# First calculate rectangle corners, 7% in from each corner of the data.
    x_coord, y_coord = main_data.coord(axis='x'), main_data.coord(axis='y')
    x_start, x_end = np.min(x_coord.points), np.max(x_coord.points)
    y_start, y_end = np.min(y_coord.points), np.max(y_coord.points)
    margin = 0.07
    margin_fractions = np.array([margin, 1.0 - margin])
    x_lower, x_upper = x_start + (x_end - x_start) * margin_fractions
    y_lower, y_upper = y_start + (y_end - y_start) * margin_fractions
    box_x_points = x_lower + (x_upper - x_lower) * np.array([0, 1, 1, 0, 0])
    box_y_points = y_lower + (y_upper - y_lower) * np.array([0, 0, 1, 1, 0])
    # Get the Iris coordinate sytem of the X coordinate (Y should be the same).
    cs_data1 = x_coord.coord_system
    # Construct an equivalent Cartopy coordinate reference system ("crs").
    crs_data1 = cs_data1.as_cartopy_crs()
    # Draw the rectangle in this crs, with matplotlib "pyplot.plot".
    # NOTE: the 'transform' keyword specifies a non-display coordinate system
    # for the plot points (as used by the "iris.plot" functions).
    plt.plot(box_x_points, box_y_points, transform=crs_data1,
             linewidth=2.0, color='white', linestyle='--')

    # Mark some particular places with a small circle and a name label...
    # Define some test points with latitude and longitude coordinates.
    city_data = [('London', 51.5072, 0.1275),
                 ('Halifax, NS', 44.67, -63.61),
                 ('Reykjavik', 64.1333, -21.9333)]
    # Place a single marker point and a text annotation at each place.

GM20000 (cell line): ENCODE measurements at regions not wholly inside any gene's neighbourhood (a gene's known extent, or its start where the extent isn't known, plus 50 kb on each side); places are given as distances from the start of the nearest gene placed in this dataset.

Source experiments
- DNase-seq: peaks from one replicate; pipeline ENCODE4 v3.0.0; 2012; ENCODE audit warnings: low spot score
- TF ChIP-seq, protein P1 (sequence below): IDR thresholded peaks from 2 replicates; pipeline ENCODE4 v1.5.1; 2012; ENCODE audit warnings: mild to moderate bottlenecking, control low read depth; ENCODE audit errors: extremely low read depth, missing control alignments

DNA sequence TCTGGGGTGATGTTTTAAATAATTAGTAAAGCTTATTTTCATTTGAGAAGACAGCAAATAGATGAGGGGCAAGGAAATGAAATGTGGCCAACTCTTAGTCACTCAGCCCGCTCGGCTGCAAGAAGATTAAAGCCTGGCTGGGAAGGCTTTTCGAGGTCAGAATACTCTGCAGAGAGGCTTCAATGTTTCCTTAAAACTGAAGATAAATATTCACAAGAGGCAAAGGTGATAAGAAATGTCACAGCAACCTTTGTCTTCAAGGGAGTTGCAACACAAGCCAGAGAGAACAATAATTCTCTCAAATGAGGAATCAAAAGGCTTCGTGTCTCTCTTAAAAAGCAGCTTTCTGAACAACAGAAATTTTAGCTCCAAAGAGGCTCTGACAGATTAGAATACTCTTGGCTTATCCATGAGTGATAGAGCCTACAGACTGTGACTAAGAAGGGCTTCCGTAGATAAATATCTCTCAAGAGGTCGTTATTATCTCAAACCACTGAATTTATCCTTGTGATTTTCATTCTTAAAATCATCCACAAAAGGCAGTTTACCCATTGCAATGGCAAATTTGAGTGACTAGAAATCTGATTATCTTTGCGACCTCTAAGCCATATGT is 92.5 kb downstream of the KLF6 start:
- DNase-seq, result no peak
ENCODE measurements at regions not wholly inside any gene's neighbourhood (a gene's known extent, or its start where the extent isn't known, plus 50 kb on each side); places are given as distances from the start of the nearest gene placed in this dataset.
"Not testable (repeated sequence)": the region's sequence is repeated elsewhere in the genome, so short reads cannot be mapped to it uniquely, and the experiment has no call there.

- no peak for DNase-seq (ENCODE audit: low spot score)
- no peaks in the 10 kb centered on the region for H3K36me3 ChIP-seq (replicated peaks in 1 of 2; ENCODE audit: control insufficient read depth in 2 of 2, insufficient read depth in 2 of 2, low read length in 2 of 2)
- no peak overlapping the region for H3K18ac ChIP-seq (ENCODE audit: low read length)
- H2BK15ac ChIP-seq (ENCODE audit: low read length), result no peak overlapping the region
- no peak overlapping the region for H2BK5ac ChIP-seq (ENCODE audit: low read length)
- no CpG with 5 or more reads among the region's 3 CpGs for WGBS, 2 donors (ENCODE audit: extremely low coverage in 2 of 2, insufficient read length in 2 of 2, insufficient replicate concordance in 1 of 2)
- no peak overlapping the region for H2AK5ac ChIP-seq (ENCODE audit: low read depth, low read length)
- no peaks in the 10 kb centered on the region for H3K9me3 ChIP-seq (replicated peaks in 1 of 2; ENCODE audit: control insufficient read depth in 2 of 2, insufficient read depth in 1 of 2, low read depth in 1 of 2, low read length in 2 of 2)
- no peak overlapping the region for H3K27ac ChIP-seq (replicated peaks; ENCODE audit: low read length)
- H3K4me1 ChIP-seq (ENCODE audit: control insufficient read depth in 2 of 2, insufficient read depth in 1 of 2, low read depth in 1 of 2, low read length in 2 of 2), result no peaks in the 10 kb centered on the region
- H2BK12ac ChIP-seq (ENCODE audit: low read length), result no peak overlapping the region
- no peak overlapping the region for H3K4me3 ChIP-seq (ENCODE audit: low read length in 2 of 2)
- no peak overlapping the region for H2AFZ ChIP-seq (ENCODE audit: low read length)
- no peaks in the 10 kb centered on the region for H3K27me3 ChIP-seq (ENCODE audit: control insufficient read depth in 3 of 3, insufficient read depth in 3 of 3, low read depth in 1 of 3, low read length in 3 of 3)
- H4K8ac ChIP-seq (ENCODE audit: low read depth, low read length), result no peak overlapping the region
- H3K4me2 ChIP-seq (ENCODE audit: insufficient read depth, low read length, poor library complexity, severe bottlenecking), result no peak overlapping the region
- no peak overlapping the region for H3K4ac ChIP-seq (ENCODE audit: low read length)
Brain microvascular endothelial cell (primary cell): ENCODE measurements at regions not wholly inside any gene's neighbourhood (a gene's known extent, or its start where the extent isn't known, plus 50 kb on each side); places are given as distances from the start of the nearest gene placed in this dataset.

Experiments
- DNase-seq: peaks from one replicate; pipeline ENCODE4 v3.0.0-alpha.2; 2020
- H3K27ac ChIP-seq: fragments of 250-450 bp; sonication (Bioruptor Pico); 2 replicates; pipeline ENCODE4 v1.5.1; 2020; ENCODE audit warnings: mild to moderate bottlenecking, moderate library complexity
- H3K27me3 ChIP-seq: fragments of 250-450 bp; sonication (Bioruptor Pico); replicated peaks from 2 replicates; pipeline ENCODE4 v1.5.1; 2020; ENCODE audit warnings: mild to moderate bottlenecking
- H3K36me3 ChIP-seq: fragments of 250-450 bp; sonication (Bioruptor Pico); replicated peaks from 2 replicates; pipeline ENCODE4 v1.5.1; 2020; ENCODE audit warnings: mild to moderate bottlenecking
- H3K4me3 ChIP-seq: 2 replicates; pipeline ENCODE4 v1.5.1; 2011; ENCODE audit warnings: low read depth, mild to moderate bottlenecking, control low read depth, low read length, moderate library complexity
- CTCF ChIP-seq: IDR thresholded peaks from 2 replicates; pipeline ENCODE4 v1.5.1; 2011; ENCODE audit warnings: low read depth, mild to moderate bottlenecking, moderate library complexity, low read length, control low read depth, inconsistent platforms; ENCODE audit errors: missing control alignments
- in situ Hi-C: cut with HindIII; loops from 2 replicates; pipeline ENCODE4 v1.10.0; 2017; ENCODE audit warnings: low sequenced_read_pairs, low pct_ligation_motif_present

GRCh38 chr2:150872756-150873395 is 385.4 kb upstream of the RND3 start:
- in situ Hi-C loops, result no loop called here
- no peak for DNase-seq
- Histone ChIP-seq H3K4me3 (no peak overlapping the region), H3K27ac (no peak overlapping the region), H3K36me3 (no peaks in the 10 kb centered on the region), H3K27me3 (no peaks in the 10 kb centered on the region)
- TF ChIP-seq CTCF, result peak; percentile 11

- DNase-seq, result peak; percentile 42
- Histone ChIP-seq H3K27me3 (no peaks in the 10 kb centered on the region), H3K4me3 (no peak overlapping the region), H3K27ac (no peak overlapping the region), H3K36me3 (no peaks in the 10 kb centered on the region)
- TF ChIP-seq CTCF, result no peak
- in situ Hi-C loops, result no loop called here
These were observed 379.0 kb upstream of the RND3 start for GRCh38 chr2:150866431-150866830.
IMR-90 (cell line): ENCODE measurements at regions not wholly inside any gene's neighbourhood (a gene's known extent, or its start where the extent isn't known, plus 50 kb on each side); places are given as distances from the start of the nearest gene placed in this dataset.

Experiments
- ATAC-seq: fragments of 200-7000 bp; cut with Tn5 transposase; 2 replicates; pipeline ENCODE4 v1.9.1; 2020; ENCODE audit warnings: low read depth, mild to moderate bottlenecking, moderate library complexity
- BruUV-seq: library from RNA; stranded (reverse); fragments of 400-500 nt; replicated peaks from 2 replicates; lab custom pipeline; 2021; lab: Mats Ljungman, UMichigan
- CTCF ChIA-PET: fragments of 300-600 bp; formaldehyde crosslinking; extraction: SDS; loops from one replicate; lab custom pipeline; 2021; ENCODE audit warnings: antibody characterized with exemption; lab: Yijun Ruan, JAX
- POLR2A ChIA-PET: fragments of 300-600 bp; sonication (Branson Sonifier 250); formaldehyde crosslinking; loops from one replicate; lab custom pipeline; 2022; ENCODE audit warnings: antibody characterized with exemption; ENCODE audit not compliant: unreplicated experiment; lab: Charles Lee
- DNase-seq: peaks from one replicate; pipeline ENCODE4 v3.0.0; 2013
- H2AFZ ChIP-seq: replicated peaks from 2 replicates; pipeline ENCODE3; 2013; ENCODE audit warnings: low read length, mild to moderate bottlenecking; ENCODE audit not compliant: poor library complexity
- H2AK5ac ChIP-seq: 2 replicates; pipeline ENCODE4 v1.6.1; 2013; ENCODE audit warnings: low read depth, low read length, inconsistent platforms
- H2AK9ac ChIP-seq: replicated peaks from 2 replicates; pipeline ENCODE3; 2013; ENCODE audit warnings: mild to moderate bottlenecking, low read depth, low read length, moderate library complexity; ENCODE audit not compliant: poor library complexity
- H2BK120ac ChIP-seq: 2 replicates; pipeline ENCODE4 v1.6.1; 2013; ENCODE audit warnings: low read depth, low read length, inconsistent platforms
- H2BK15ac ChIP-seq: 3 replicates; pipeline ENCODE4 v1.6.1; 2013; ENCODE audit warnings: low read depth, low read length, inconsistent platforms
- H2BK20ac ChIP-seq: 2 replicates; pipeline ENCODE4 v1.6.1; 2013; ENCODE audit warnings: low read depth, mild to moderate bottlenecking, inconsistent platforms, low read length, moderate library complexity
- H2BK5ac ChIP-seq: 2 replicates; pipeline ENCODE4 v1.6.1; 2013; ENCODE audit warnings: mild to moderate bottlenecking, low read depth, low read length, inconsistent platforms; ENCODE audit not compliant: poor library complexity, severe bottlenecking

for name, lat, lon in city_data:
        plt.plot(lon, lat, marker='o', markersize=7.0, markeredgewidth=2.5,
                 markerfacecolor='black', markeredgecolor='white',
                 transform=crs_latlon)
        # NOTE: the "plt.annotate call" does not have a "transform=" keyword,
        # so for this one we transform the coordinates with a Cartopy call.
        at_x, at_y = ax.projection.transform_point(lon, lat,
                                                   src_crs=crs_latlon)
        plt.annotate(
            name, xy=(at_x, at_y), xytext=(30, 20), textcoords='offset points',
            color='black', backgroundcolor='white', size='large',
            arrowprops=dict(arrowstyle='->', color='white', linewidth=2.5))

    # Add a title, and display.
    plt.title('A pseudocolour plot on the {} projection,\n'
              'with overlaid contours.'.format(projection_name))
    iplt.show()


def main():
    # Enable a future option, to ensure that the netcdf load works the same way
    # as in future Iris versions.
    iris.FUTURE.netcdf_promote = True

    # Demonstrate with two different display projections.
    make_plot('Equidistant Cylindrical', ccrs.PlateCarree())
    make_plot('North Polar Stereographic', ccrs.NorthPolarStereo())


if __name__ == '__main__':
    main()

(Source code)

../../_images/projections_and_annotations_00.png

(png)

../../_images/projections_and_annotations_01.png

(png)